et me make something abundantly clear: I hate disco. It was nothing more than an excuse for coked-up rich white hipsters to dress flamboyantly and shake their collective groove thangs in mindless, Watership Down rabbit-style.
As much as I loathe boy/girl bands and modern r&b, those genres are nothing more than pimples on disco's pale, flaccid ass. But like all great human tragedies, a silver lining can be found within discoteque purgatory. The movement did inadvertently spawn a handful of classic albums and singles. It was the main catalyst for the punk genre in response to its excess and polished gloss. It fueled the new wave movement with a higher level of acceptance regarding the synthesizer as a legitimate instrument, and transitively, the electronica of today, including French act Daft Punk.
Content to dabble in bouncy house music and engaging yet cut-and-paste rhythms on their debut, Homework, Daft Punk breaks out that giant mirrorball and platform shoes for their long-awaited sophomore release, Discovery. Make no mistake about it - Discovery is not an electronica album, or even a house album - it's disco. From the ultra-processed vocals to the prefabricated guitar "solos," Daft Punk has created what is quite possibly the world's greatest disco album, ever. (My apologies to the Pet Shop Boys).
Discovery is a huge slab of ripe cheese, self-aware of its dubious roots and questionable artistic merit, resulting in alternating moments of genuine tribute and knowing winks of absurdity. Compulsively danceable ("One More Time"), irresistibly sappy ("Digital Love") and unfortunately sometimes as irritating as a termite in your ear ("Short Circuit"), Daft Punk has crafted an album that at once collectively pulls the best and worst elements of the genre into a (mostly) endlessly listenable platter.
The album's first four songs form a suite of resplendent glitter with enough energy to carry you through the album's lesser moments, such as a sampled Barry Manilow ("Superheros") and the overly long closer, appropriately titled, "Too Long".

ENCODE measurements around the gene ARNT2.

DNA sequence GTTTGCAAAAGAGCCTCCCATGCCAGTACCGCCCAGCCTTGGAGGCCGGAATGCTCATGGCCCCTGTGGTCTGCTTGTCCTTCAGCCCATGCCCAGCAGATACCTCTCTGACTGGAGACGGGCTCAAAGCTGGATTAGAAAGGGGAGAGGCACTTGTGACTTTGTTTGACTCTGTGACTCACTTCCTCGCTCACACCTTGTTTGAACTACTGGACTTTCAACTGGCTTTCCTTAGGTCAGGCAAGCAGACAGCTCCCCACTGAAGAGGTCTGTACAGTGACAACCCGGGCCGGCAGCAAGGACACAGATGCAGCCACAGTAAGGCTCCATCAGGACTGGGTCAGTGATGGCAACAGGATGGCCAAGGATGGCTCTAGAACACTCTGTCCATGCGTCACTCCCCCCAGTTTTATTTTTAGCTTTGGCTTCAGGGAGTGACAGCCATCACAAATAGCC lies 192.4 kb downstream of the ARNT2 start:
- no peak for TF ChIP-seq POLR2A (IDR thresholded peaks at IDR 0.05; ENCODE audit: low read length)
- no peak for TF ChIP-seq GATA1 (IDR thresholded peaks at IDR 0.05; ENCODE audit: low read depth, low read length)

"One More Time" makes you aware of Daft Punk's intentions from the get-go, as guest singer Romanthony's voice gets the 'talking Macintosh' treatment, sounding like the ecstasy-retarded brother of Radiohead's paranoid android. "Music's got me feelin' so fine/We're gonna celebrate/Celebrate and dance so free.." is repeated ad infinitum as a stupidly happy synth loop drums you into drooling oblivion for the next five minutes. "One More Time" teeters on the line between being repetitive to the point of annoyance and simply hypnotizing. Fortunately it never loses its footing for a second.
The energy level is only upped for "Aerodynamic", the next track. A collage of drum loops and a searing Van Halen-styled riff that struts its stuff all over your speakers so well you expect David Lee to pop up at any moment, "Aerodynamic" will have even the staunchest disco-hater pumping their fist in the air.
"Digital Love" is a track of such wondrous robotic funk that I'm sure Prince is weeping tears of envy somewhere in Minnesota. It's the sound of computers "networking," if you catch my drift. Even the ridiculous Supertramp-emulating keyboard chill section works unbelievably well, despite its recent inclusion in a Gap commercial. I've never wanted to buy parachute pants so badly. The oozing sentiments of "Digital Love" melt perfectly into the mathematical precision of "Harder, Better, Faster, Stronger", which is every bit as dynamic and anthemic as its title suggests.
The second half of Discovery is much weaker, filled with holes and mine traps for your ears, but for those willing to tread with caution, there can be rewards. Skip past the emotionless ambient sludge of "Nightvision", as well as the aforementioned "Superheros" if you value your health and well-being at all. But in your dealings with the 'skip' button on your player, make sure to make a pit stop at "Something About Us", which is nearly as brilliantly cheesy as "Digital Love". Gotta love those talk-boxes, man.
"Voyager" and "Veridis Quo", a pair of instrumentals that seem like lost Duran Duran singles without Simon LeBon's prattling are also worth a look. If you are unable to find even modest pleasures with Daft Punk's Discovery, then you aren't a fan of dance music in any of its permutations. Now if you'll excuse me, that damn mirrorball is giving me a headache.
Reviewed by: Keith Gwillim
Reviewed on: 2003-09-01